Go Back   Steve's Digicams Forums >

LinkBack Thread Tools Search this Thread
Old Oct 4, 2010, 8:41 PM   #1
Senior Member
Jyaku's Avatar
Join Date: Sep 2010
Posts: 160
Default When is a superzoom just not enough?

I'm not looking to upgrade, but I'm curious in what cases does a superzoom that has good image quality and great zoom just not measure up to a dslr?

Is it only when making gallery prints or do a fashion shoot?

I guess I really want to know if all I want to do is take shots and make a flickr collection or put pictures on a website, will a superzoom ever meet its limit?

Would really appreciate your insight.
Jyaku is offline   Reply With Quote
Sponsored Links
Old Oct 4, 2010, 8:55 PM   #2
Senior Member
Photo 5's Avatar
Join Date: Jan 2007
Location: Decatur, GA
Posts: 2,053

It has to do with the size of the image sensor....... the bigger sensors work better in lower light........

I have been using my Fuji HS10 to make images for a local newspaper for several months and both the newspaper and myself are happy with the results........

Photo 5 is offline   Reply With Quote
Old Oct 4, 2010, 9:07 PM   #3
Senior Member
TCav's Avatar
Join Date: Sep 2005
Location: Washington, DC, Metro Area, Maryland
Posts: 13,826

Fast autofocus, lower light performance, larger apertures, and shallower depths of field, are some big ones. There are other things that just can't be done on a superzoom, like tilt-shift/perspective control, 1:1 macro or better, and the like, but those first four are the main reasons people make the move to dSLRs.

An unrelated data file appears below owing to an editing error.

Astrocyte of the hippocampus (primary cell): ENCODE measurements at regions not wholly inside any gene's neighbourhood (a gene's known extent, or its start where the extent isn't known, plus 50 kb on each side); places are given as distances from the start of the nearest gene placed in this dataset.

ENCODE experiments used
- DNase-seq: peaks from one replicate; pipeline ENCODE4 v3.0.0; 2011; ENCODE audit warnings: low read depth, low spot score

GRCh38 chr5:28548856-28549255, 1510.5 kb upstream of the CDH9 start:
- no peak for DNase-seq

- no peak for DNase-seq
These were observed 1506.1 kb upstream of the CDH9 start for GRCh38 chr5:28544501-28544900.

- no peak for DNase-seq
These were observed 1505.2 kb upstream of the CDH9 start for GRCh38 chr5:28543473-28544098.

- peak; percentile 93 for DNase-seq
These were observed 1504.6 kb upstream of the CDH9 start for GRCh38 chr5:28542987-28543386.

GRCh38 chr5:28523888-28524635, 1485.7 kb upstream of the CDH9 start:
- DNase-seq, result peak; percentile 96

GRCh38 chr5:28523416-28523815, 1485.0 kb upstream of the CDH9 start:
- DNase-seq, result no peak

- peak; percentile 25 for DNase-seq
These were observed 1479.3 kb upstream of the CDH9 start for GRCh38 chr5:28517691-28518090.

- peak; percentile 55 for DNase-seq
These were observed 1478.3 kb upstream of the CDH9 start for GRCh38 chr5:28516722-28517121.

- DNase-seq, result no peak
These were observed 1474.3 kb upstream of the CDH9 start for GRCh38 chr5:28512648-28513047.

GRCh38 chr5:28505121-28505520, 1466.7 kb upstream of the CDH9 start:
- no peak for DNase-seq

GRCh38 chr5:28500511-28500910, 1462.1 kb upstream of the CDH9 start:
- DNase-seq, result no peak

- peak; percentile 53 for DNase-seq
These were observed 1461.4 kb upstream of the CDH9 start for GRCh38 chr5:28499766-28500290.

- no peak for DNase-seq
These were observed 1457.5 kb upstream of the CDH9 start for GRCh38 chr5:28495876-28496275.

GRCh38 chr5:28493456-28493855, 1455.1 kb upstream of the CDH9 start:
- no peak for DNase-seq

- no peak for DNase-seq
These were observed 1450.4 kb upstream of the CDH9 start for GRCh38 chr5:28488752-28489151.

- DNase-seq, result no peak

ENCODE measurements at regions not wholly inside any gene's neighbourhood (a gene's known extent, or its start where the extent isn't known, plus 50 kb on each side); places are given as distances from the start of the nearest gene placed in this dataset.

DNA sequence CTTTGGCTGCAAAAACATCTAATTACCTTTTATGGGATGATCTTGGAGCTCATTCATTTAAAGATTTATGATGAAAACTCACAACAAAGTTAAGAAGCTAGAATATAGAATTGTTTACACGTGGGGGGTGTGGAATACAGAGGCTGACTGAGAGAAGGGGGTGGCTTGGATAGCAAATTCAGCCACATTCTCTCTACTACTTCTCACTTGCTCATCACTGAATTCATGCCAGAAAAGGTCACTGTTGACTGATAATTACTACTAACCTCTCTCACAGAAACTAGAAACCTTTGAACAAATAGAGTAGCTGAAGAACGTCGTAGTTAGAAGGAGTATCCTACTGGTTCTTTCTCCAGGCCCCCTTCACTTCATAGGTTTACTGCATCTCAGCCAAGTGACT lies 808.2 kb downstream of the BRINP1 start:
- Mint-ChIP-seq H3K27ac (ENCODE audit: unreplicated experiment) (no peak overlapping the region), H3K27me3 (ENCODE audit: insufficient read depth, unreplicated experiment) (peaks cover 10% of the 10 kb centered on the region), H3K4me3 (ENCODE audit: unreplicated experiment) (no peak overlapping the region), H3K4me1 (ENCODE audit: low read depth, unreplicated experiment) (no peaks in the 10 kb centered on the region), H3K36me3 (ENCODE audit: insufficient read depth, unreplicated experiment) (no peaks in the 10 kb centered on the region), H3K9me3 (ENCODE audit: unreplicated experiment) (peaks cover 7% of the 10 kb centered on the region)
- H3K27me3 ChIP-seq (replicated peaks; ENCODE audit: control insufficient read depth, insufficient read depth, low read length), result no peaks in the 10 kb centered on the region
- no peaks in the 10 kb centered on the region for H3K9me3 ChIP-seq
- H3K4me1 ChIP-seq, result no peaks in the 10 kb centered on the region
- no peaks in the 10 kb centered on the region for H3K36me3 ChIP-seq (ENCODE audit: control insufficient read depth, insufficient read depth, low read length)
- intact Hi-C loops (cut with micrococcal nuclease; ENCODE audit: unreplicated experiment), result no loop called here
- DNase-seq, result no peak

• The lens is the thing.
  • 'Full Frame' is the new 'Medium Format'.
  • "One good test is worth a thousand expert opinions." - Tex Johnston, Boeing 707 test pilot.
TCav is offline   Reply With Quote
Old Oct 4, 2010, 9:12 PM   #4
JohnG's Avatar
Join Date: Aug 2004
Posts: 8,529

Well, the smaller sensor will limit the dynamic range, as well as perform not as well at higher ISO. Of course there's also the matter of optical quality - hard to measure up to the optical quality of a professional lens. Then, of course, there's the matter of shallow depth-of-field. You can get it with a superzoom if you can get far enough away to use a long focal length. But when you're in cramped quarters there's simply no comparing the results from a superzoom to say a full frame DSLR and 1.2 or 1.4 lens. Which brings us to the next point - those wide apertures. Don't think there are any 1.2 aperture lenses on a superzoom. Which brings us to another point - tracking moving subjects. Just don't have the same cabability to track moving subjects with any digicam (superzoom or not) that you have with any dslr (and then not all DSLRs perform equally in that regard). Superzooms are a convenience tool - and that convenience is not to be underestimated. But for low light, sports, portrait, wedding, and other types of photography a superzoom isn't as good. But if the situation is not technically demanding then superzooms can take some very nice photos - especially for small web display.